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“My Most Memorable Book is ‘Fishermen’ by Chigozie Obioma”

By Oghoghomena Adediran

Emmanuel Awosika studies Mass Communication at the University of Lagos, majoring in Public Relations and Advertising. He’s also a freelance writer.

When he’s not reading a book, or writing an article, you can find him hunting for new music online. Read some of his works on Medium.

His choice of a most memorable book is Chigozie Obioma’s ‘The Fishermen,’ yet he wouldn’t hold back his love for ‘The Winner’ by Baldacci, and Nnnedi Okorafor’s ‘Who Fears Death.’

Why do you read books?

I have always read books because I find them entertaining. I lived in a strict household where TV time was limited, so books were the best diversions for me. Over time, I found that I’d rather get lost in a novel than watch a movie.

What is your earliest memory of reading?

In all honesty, I started reading quite early. I’d say I started my reading really took off when I was aged 8 or thereabout.

What is your most memorable book?

I have many memorable books. The first would be ‘The Fishermen’ by Chigozie Obioma. The plot is relatively simple, but the author tells the story in a way that grabs interest.

‘The Winner’ by David Baldacci is another book that I find interesting to this day. I use to read a lot of thrillers, but that’s one I’ll never forget.

And then there’s ‘Who Fears Death’ by Nnedi Okorafor. Pure Gold.

Kindly give a brief summary about your favourite of the books

I’ll give a brief summary of ‘The Fishermen’ since it’s my favourite.

Three brothers get interested in fishing, as a way of passing the time. Of course, they hide this from their parents who are strict, educated working-class individuals.

The plot really takes off when they meet Abulu, a mentally deranged person famous for issuing prophecies. He tells the eldest of the brothers that he would die of the hands of fishermen, and that’s where the story gets interesting.

Because his brothers are the only fishermen he knows, the eldest becomes paranoid and starts to distance himself from them. The parents later finds out, but it’s was too late to convince him that his brothers cannot kill him.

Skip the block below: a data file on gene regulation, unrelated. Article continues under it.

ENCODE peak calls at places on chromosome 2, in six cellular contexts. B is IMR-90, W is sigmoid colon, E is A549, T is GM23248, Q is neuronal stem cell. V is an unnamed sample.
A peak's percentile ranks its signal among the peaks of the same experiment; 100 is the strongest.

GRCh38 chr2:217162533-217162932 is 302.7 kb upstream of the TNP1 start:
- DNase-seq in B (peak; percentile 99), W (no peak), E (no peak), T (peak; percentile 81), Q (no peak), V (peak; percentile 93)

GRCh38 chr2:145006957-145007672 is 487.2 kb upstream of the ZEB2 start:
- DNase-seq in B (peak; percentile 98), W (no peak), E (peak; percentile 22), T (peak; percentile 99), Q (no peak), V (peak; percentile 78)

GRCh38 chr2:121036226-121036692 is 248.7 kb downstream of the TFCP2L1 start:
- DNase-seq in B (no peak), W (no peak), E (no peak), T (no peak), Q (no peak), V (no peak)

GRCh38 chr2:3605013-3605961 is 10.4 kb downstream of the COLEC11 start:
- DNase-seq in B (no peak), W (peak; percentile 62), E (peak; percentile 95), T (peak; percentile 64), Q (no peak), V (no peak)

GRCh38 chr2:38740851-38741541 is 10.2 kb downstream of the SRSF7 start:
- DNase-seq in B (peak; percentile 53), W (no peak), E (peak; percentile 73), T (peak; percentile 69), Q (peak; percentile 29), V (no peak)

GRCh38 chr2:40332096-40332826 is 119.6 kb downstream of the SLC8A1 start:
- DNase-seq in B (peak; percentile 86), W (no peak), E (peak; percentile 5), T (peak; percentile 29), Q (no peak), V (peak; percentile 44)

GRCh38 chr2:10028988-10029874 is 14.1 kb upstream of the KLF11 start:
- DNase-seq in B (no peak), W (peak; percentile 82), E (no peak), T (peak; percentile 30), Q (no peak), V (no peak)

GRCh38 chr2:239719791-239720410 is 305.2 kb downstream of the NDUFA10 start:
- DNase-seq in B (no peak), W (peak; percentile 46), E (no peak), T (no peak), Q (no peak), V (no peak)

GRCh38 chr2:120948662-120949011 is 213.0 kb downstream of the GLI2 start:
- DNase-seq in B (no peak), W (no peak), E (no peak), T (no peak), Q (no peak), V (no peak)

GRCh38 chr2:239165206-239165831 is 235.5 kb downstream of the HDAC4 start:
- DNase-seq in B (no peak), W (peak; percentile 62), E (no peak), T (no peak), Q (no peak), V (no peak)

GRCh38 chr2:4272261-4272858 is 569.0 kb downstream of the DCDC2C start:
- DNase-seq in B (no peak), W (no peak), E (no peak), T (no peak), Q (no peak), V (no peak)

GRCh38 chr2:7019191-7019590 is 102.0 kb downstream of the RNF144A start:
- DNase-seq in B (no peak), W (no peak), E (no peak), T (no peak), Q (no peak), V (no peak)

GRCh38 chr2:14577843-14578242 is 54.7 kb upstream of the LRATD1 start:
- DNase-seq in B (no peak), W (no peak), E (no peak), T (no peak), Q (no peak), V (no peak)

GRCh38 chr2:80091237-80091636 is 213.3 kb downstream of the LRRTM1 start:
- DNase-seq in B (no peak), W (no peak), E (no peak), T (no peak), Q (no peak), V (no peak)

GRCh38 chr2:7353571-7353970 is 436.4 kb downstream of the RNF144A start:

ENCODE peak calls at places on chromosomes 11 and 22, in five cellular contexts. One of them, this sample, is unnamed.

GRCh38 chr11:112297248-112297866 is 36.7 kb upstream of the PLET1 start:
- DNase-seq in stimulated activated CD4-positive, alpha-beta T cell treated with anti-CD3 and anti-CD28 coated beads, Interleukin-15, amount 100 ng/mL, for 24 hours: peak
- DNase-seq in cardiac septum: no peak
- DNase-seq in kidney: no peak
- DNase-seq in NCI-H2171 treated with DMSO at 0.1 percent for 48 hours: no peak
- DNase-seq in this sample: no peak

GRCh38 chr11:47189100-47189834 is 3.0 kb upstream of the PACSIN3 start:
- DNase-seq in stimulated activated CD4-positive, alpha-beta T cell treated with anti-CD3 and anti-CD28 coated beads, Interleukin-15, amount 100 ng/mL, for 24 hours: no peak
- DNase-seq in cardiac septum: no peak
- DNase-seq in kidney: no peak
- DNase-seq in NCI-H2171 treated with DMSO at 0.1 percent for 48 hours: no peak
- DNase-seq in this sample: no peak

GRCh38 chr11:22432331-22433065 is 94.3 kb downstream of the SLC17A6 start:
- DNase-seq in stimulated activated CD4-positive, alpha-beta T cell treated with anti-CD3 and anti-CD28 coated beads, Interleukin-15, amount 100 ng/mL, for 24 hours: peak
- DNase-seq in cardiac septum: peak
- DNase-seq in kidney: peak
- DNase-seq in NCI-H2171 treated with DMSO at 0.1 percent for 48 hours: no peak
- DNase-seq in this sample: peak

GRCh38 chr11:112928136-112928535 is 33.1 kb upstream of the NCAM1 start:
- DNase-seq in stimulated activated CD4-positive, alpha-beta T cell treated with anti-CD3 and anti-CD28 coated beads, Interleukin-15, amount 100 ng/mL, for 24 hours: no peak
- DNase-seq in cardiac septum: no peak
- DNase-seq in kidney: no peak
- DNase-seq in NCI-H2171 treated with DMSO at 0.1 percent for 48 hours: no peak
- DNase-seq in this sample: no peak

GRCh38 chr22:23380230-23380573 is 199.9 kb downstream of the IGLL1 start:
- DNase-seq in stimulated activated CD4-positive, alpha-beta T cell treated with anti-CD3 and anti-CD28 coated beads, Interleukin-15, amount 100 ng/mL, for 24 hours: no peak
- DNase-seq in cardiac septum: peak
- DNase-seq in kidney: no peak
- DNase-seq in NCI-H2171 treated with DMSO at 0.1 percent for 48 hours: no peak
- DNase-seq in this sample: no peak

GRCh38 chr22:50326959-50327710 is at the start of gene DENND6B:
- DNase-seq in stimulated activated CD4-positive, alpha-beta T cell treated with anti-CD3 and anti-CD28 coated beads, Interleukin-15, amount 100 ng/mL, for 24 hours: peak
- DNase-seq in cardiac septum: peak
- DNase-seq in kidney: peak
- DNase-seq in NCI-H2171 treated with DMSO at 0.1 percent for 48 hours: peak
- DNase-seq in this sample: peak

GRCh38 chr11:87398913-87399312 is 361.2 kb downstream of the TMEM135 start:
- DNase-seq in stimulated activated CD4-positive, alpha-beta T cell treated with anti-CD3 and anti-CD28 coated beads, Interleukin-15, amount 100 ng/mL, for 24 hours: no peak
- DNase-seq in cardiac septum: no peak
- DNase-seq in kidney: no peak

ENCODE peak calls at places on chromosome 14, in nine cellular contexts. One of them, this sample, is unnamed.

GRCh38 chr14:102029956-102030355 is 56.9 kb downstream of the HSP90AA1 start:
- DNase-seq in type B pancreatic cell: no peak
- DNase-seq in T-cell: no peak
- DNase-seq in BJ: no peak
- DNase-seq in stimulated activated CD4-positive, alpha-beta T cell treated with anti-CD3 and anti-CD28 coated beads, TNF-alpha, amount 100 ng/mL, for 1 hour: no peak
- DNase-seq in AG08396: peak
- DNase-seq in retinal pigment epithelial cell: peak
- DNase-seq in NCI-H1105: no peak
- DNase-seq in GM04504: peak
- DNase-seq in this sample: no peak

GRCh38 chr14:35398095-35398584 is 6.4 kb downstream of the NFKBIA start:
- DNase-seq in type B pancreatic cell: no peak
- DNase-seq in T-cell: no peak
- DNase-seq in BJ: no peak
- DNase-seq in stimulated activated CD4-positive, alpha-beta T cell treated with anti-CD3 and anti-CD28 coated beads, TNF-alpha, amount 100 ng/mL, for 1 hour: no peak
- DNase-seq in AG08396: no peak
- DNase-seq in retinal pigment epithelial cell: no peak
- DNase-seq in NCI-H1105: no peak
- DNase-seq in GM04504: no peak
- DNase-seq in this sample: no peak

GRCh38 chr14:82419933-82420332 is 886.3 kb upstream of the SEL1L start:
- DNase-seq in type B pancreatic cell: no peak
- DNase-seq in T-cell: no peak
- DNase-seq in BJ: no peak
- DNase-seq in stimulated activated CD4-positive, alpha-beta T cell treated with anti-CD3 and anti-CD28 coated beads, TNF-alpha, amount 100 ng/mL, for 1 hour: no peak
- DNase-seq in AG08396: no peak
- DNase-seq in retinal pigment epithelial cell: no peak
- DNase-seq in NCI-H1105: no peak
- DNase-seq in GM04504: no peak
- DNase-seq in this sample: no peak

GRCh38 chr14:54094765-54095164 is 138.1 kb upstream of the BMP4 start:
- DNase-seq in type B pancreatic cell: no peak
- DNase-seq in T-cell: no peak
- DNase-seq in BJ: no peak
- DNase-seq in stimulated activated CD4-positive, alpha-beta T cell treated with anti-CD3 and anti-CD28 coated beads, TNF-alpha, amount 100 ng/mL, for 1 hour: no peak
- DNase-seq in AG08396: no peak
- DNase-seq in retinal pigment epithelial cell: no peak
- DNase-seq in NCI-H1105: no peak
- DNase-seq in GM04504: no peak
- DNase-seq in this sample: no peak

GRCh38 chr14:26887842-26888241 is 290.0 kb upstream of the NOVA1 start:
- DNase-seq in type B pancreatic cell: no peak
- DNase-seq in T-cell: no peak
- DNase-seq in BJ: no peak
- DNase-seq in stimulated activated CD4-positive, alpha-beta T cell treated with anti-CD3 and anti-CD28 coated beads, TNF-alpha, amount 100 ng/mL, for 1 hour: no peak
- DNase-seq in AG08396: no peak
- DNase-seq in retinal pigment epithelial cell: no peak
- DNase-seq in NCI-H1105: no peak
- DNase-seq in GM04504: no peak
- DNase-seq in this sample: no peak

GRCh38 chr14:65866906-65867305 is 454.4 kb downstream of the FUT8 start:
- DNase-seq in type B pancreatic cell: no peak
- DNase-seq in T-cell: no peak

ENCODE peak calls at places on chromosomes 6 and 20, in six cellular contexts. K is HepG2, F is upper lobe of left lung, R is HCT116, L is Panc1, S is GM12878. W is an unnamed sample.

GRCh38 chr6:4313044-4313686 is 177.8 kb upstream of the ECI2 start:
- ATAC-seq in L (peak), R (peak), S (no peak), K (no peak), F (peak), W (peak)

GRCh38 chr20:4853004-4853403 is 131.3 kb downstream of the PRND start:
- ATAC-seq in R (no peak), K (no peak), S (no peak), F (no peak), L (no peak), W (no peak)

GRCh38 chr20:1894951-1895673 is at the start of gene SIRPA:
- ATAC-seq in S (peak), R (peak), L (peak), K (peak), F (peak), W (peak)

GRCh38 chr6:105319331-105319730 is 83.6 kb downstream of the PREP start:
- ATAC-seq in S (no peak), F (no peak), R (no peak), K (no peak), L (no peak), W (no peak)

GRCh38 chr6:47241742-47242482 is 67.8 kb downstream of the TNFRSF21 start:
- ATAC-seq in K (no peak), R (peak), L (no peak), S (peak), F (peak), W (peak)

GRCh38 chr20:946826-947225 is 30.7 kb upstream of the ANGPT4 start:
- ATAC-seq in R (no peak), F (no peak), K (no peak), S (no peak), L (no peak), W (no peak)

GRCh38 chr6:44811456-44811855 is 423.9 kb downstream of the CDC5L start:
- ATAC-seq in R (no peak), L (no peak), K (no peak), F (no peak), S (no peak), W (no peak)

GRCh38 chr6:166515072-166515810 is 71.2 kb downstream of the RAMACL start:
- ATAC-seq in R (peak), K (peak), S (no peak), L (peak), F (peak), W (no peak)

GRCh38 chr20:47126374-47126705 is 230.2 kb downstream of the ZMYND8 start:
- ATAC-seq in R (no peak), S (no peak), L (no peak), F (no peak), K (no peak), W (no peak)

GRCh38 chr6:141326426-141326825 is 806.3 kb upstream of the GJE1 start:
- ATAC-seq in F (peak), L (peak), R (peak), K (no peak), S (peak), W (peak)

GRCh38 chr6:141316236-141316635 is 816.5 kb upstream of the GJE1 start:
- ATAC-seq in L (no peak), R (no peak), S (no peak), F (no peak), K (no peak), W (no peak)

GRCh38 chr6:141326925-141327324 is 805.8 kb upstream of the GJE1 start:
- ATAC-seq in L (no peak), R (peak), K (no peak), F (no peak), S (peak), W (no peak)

Why is this book memorable to you?

It’s memorable because the plot is really simple, yet gripping. I’ve read epics and mythology books, but none have stayed fresh in my memory.

It’s one of those books or movies where you see a normal family, and you think: “What can go wrong?”

But then you read, and you realise that a lot can definitely go wrong.

How did you come across this book?

I think I came across this book after a classmate brought it to school in SSS2. Then I read it with a book club I joined later in university.

Are there any particular lessons this book has taught you?

Self-fulfilling prophecies are a thing. I don’t know if this is giving the plot away, but the eldest —can’t remember his name— eventually died at the hands of his brothers. But that was because he tried to kill his younger brother out of paranoia and fear.

He believed the words of a madman, and while we don’t know what may have happened if he ignored them, we do know that his actions in the book may have caused the prophecy to come true.

It’s the same with things in life: If I think, “I’m going to fail the exam.” I’ll likely fail it, because my belief is going to make reading harder and decrease my ability to answer questions properly. That’s how self-fulfilling prophecies work.

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